Frank Lampard has sympathised with referee Michael Oliver over Hawk-Eye's failure to award Sheffield United a goal in Wednesday's 0-0 draw with Aston Villa.
But having gone through similar agony with England at the 2010 World Cup, Chelsea manager Lampard also understands United boss Chris Wilder's frustrations.
In the first half of the Premier League match at Villa Park, home goalkeeper Orjan Nyland carried Oliver Norwood's free-kick over the line, but the Goal Decision System (GDS) did not detect it.
As a result, no signal was sent to Oliver's watch, while there was also no intervention from the Video Assistant Referee (VAR).
Hawk-Eye officials apologised for missing the incident, but Wilder was flabbergasted by what he felt was the "biggest VAR decision in the history of the Premier League".
Lampard went through similar with England at the 2010 World Cup in South Africa, in the days before referees had the advantage of goalline technology, when a shot of his crossed the line against Germany but the officials failed to spot it. The Three Lions went on to lose 4-1.
Many feel that was a goal that instigated the introduction of the technology, and while Lampard says he is over the disappointment now, he appreciates what both Oliver and Wilder went through.
"Well, I've pretty much got over 10 years ago, a long time's gone, but certainly I remember the feeling at the time," Lampard told reporters in a video news conference on Friday.
"It was a difficult moment in the game and that's why I probably had a little sympathy with Michael Oliver and the referees the other day, because it is an easy thing to happen very quickly.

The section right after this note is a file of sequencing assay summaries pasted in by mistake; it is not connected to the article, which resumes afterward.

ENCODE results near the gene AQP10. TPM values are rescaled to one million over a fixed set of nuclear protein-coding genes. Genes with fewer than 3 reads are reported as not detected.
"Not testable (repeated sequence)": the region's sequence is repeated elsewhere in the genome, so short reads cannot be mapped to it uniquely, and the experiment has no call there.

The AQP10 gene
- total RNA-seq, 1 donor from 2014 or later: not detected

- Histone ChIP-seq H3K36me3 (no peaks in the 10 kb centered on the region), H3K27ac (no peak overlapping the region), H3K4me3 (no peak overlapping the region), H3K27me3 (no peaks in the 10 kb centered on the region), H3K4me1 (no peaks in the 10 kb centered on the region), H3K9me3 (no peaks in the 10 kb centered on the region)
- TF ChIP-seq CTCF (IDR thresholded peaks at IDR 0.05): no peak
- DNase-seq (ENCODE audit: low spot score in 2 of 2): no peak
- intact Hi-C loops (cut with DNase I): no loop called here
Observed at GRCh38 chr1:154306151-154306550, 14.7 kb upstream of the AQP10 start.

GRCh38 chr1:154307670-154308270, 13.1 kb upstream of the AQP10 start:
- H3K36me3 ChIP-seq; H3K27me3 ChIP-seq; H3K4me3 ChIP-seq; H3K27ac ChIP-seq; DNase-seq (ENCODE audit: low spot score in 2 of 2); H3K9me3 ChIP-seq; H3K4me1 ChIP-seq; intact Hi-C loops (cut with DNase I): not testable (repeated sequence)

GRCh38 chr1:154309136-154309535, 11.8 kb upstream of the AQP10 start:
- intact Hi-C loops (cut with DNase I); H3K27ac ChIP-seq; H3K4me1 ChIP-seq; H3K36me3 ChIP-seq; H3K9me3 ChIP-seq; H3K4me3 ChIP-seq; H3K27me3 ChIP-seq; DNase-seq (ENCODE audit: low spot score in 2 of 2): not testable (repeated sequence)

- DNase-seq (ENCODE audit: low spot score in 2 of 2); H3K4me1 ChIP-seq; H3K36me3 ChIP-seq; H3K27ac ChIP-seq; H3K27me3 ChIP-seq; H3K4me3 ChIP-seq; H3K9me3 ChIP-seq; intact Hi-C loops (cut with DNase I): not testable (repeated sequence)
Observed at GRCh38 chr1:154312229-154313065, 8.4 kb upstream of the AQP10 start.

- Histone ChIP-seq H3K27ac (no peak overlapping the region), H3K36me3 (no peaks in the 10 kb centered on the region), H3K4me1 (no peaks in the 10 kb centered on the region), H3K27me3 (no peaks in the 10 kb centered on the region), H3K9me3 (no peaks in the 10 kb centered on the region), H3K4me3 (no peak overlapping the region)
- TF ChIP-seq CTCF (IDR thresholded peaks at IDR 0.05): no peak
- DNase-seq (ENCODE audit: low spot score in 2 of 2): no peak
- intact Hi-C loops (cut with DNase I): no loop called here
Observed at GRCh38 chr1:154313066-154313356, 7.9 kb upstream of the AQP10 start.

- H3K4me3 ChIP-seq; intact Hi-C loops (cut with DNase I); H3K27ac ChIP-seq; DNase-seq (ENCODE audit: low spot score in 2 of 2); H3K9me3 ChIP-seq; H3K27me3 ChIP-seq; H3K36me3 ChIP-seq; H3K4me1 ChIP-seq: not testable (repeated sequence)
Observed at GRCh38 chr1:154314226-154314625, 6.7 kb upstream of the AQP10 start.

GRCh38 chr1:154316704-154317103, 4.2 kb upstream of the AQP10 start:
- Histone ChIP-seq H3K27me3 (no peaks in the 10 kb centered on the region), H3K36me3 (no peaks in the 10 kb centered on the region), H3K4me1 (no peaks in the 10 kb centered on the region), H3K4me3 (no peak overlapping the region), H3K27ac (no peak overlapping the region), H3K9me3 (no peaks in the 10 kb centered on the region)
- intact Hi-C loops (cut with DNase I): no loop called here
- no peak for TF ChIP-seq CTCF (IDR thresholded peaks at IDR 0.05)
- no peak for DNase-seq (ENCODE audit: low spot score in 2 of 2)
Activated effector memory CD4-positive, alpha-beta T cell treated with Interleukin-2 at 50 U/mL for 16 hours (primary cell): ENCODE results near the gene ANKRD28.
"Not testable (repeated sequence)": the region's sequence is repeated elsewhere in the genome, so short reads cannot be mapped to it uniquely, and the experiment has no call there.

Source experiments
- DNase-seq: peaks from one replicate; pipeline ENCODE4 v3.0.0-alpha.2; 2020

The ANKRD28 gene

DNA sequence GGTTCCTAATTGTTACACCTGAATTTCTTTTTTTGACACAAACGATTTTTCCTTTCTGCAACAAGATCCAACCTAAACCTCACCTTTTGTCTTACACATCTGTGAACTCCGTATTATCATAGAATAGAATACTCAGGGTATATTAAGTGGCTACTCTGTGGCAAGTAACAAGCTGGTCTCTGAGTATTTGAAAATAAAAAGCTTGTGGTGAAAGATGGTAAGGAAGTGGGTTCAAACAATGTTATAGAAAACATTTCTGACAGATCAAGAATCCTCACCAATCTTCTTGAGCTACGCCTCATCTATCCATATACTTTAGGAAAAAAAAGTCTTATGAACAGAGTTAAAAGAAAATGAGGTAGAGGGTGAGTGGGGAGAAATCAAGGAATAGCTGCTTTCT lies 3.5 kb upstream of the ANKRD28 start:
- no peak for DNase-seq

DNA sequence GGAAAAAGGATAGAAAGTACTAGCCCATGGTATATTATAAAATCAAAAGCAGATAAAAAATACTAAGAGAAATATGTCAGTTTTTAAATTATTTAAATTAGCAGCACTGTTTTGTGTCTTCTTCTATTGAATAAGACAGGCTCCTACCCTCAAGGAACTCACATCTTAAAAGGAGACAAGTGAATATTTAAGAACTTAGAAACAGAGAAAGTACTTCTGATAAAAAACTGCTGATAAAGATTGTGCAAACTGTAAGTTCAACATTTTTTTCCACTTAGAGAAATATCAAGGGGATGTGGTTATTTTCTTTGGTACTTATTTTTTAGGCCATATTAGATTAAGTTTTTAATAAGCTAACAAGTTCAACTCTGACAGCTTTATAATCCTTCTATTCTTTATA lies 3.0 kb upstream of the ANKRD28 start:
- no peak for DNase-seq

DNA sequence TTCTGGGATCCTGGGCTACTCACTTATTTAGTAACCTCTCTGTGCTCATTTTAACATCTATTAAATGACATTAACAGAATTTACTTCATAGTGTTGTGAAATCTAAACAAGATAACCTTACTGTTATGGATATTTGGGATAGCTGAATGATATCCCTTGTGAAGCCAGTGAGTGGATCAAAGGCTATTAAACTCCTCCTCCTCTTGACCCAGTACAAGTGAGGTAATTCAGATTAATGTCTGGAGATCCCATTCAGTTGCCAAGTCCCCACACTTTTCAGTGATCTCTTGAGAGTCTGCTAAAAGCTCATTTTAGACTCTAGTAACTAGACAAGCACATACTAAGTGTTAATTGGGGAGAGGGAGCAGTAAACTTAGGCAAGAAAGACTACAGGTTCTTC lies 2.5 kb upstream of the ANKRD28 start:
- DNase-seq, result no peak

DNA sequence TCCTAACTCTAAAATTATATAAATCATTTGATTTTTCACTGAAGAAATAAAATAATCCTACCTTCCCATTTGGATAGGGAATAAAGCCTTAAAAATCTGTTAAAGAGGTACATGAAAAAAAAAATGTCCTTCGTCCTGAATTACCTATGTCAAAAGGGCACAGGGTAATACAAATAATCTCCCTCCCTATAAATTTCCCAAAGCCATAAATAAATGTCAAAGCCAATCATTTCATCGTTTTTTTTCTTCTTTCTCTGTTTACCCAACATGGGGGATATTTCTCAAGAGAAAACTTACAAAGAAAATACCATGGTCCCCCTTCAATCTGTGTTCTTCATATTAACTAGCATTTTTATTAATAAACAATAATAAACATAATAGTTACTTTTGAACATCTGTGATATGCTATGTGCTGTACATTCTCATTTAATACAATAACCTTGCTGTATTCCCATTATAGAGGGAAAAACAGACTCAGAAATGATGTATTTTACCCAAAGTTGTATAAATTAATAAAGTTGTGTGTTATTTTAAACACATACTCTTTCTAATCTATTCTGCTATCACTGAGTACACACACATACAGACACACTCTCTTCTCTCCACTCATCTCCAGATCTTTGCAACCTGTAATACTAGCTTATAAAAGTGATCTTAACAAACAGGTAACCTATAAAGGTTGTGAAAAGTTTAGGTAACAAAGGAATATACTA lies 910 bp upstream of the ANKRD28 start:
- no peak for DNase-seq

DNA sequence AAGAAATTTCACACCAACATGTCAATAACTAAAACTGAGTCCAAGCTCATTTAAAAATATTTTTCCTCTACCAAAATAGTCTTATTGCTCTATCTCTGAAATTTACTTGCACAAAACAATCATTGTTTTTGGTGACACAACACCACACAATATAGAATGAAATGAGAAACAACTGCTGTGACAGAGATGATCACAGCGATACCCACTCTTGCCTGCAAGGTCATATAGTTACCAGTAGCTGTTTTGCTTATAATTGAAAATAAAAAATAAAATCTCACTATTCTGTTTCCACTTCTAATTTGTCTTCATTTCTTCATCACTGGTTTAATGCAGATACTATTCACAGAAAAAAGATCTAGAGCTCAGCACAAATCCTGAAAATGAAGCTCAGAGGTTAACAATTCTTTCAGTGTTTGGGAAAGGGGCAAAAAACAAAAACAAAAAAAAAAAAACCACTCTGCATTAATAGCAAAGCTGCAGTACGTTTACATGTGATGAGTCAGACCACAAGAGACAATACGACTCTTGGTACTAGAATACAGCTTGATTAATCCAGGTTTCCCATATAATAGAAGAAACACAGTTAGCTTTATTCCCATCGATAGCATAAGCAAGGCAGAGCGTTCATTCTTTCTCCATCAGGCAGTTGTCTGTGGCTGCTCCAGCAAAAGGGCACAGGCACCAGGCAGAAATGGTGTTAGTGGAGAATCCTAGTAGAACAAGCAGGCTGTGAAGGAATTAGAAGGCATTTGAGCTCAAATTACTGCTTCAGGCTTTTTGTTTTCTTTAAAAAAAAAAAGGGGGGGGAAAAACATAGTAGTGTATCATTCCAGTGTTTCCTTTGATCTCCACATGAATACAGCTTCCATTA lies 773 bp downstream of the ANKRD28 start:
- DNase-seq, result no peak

"We've been blessed with the technology since it came in because it's seemed so matter of fact, and I think we've all appreciated that and it's worked.
"It was the first time it didn't work. I don't want to talk casually about it because Chris Wilder will feel very strongly about it, but I think it's been very good, and that moment has to serve to make sure it doesn't happen again.
"And with the VAR technology I think we are generally trying to improve it all the time. We may never get perfection in a sport like football, but technology is a good thing if used in the right way.
"I felt for Sheffield United and Chris Wilder, emotions would've been running high because of what's at stake in these moments.
"It was a difficult situation and in future we have to make sure VAR is across it to make doubly sure, it's one of the reasons VAR is there, to back up decisions.
"We thought this is clear-cut and now we realise it isn't. So, I really feel sorry for Sheffield United."
The beneficiaries of that mix-up, Villa, will be Chelsea's hosts in the Blues' first match back after the coronavirus-enforced pause on Sunday.
Lampard is expecting to have practically his entire first-team squad available, with just defender Fikayo Tomori set to miss out.
"We have a couple of issues – Fikayo Tomori has a muscle injury, probably from stresses of trying to get fit quickly," Lampard said.
"He has an injury that will probably keep him out for 10 days or so, and Callum Hudson-Odoi had a small injury earlier on in the training process, and although he's not match fit, he is physically fit now."